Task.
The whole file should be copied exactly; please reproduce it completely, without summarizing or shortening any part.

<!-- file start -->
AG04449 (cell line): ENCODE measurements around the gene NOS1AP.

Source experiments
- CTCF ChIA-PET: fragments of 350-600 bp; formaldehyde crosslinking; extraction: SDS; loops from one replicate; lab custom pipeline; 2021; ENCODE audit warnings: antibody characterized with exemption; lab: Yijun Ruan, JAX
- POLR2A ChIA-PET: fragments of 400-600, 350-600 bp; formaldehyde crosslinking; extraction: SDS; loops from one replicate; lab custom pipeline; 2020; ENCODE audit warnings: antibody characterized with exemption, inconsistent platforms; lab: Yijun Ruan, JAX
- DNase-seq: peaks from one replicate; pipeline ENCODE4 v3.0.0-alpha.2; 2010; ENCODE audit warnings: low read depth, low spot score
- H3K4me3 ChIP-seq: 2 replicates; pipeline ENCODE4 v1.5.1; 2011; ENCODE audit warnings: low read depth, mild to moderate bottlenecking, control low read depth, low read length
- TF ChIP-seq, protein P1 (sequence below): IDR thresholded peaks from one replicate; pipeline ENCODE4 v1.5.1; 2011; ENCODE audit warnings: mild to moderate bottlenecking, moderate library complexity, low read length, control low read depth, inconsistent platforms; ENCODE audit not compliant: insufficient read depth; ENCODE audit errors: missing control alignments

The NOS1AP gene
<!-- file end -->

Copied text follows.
AG04449 (cell line): ENCODE measurements around the gene NOS1AP.

Source experiments
- CTCF ChIA-PET: fragments of 350-600 bp; formaldehyde crosslinking; extraction: SDS; loops from one replicate; lab custom pipeline; 2021; ENCODE audit warnings: antibody characterized with exemption; lab: Yijun Ruan, JAX
- POLR2A ChIA-PET: fragments of 400-600, 350-600 bp; formaldehyde crosslinking; extraction: SDS; loops from one replicate; lab custom pipeline; 2020; ENCODE audit warnings: antibody characterized with exemption, inconsistent platforms; lab: Yijun Ruan, JAX
- DNase-seq: peaks from one replicate; pipeline ENCODE4 v3.0.0-alpha.2; 2010; ENCODE audit warnings: low read depth, low spot score
- H3K4me3 ChIP-seq: 2 replicates; pipeline ENCODE4 v1.5.1; 2011; ENCODE audit warnings: low read depth, mild to moderate bottlenecking, control low read depth, low read length
- TF ChIP-seq, protein P1 (sequence below): IDR thresholded peaks from one replicate; pipeline ENCODE4 v1.5.1; 2011; ENCODE audit warnings: mild to moderate bottlenecking, moderate library complexity, low read length, control low read depth, inconsistent platforms; ENCODE audit not compliant: insufficient read depth; ENCODE audit errors: missing control alignments

The NOS1AP gene